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April 11, 2023

In Focus - U.S. Containerized Imports: Eastbound and Down

Over the past five years, there have been brief periods of disconnect between the real value of U.S. imports and the volume of seaborne container throughput. We’ve seen a recurrence in recent months, potentially driven by an ongoing shift in destination ports and also towards increased overland imports from Mexico.

The value of U.S. imports, sans petroleum and cars and trucks, which are not containerized, have remained above $200 billion per month for the past two years (seafoam blue line in the chart below).

Meanwhile, U.S. seaborne containerized imports across all US ports peaked in May 2022 at 2.62 million twenty-foot equivalent units, or TEUs, the standard unit used by the shipping and logistics industries to track volumes. After holding steady around or just below that amount from June through August, there was a sudden and sharp drop beginning in September, when they fell by 305,000, or 11.8% (darker blue line, expressed as a 3-month rolling average to better show the trend). After a brief pause in October, they fell another 11.6% in November before recovering slightly in December. The annual total came to 28.7 million TEUs, a decline of around one million year-on-year but still well-above the annual totals for 2019 and 2020.

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The two lines in the chart didn’t always move in lockstep, but with a few, brief exceptions, they tended to be roughly correlated. Until March of last year. From then on we start seeing that above-mentioned disconnect – a significant spike in values without a corresponding spike in container volumes, then volatility and then, most recently, a negative correlation.
It’s a mystery that merits investigation.

When thinking about imports, the images that first spring to mind for most people are of long ships carrying tall stacks of containers and arriving at vast port complexes. That’s not inaccurate, but it’s not the entire picture. Seaborne, or maritime, imports have accounted for 43 - 46% of the nominal value of all US goods imports over the past five years. Faster but significantly-more-expensive imports by air – often high-value electronics and perishable goods – accounted for 26 - 30% and overland imports by truck and rail from Canada and Mexico 27 - 28%. It’s not equally apportioned between the three, but it is a diverse mix of modes nonetheless.

We might begin with where the containers have been arriving. Early in the pandemic, congestion at the major West coast (LA / Long Beach, Oakland and SeaTac) ports slowed down offloading, with dwell times lengthening and there being as many as 80 - 90 vessels waiting off-shore. As can be seen in the chart, this really started to hit late summer / early fall of 2020. There was a brief recovery, even as the congestion was still being worked through. But then fears of an escalation in the ongoing labor dispute at LA / LB started to have an impact.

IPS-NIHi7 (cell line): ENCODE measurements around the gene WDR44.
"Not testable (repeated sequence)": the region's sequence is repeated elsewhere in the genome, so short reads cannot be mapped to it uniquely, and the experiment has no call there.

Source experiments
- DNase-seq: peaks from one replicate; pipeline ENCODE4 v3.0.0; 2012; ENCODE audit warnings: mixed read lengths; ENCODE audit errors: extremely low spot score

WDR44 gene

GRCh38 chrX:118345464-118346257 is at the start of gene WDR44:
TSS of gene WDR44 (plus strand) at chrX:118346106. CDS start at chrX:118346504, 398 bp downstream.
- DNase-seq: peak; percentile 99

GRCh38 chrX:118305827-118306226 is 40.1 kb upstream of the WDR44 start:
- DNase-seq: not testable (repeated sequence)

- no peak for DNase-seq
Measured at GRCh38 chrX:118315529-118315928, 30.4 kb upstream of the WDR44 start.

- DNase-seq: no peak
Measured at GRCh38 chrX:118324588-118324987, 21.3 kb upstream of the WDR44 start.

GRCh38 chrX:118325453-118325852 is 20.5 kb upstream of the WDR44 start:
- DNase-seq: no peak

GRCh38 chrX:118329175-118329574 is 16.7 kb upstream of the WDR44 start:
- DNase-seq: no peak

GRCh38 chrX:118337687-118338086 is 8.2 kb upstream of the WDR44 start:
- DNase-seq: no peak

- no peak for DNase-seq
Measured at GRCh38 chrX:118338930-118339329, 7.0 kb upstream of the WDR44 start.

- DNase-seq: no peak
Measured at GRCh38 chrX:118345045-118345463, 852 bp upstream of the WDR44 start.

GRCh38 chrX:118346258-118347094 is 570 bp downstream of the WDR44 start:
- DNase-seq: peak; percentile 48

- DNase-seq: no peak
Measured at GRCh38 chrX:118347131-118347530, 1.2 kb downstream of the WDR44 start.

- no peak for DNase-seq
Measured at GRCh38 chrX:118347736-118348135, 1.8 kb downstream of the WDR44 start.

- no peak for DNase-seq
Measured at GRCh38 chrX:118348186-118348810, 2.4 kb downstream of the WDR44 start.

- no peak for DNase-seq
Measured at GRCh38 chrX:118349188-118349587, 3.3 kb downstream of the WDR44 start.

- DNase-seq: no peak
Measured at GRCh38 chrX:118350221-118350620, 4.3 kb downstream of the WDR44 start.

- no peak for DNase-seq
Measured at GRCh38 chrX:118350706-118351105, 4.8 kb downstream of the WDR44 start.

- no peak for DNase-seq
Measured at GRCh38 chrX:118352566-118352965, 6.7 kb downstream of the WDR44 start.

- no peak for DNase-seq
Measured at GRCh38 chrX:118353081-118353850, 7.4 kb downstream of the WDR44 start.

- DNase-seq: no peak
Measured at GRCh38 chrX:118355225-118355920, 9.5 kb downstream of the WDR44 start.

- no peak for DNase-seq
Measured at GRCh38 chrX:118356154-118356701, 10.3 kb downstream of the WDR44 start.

Two shifts begin happening around this time. The first was increasing volumes of TEUs arriving at the Major East and Gulf ports (Newark, Savannah, Norfolk, Houston, Charleston, and Miami). In aggregate, they increased their share of total containerized seaborne TEUs by six percentage points from the start of the pandemic to more than 38.0% and although they, too, have been falling over the past six months, in February that figure stood at 41.5%.

There are indications that some port operators believe this shift to be permanent, enabled, in part, by the 2016 expansion of the Panama Canal. The canal now accommodates Neo- or Post-Panamax ships, which can carry 12,000 - 14,000 containers, or two-and-a-half times the number older Panamax vessels can. As a result, shipping direct to the South and East from Asia has become, for some, more economical than shipping to the West coast and using rail or long-haul trucking.

Then there was the rise in container throughput at Laredo, Texas. As far back as 2019, Laredo had already briefly overtaken LA / Long Beach as the busiest ‘port’ in the US; it’s long been busier than Charleston and Miami – two top-ten ports – combined. Being inland, it is not a ‘port’ in the conventional sense, but the TEUs passing over the Mexico - U.S. border there by truck and rail reached an average of 200,000 per month for a four-month stretch between April and July last year. Investors are betting this shift will be permanent, as well.

As with so many changes caused by the pandemic, only time will tell if these are temporary changes, lasting ones that will fade over time or if they are indeed permanent.

Disclaimer: The contents of this report are made available for informational purposes only and should not be relied upon for any legal, business, or financial decisions. Flexport does not guarantee, represent, or warrant any of the contents of this report because they are based on our current beliefs, expectations, and assumptions, about which there can be no assurance due to various anticipated and unanticipated events that may occur. This report has been prepared to the best of our knowledge and research; however, the information presented herein may not reflect the most current regulatory or industry developments. Neither Flexport nor its advisors or affiliates shall be liable for any losses that arise in any way due to the reliance on the contents contained in this report.

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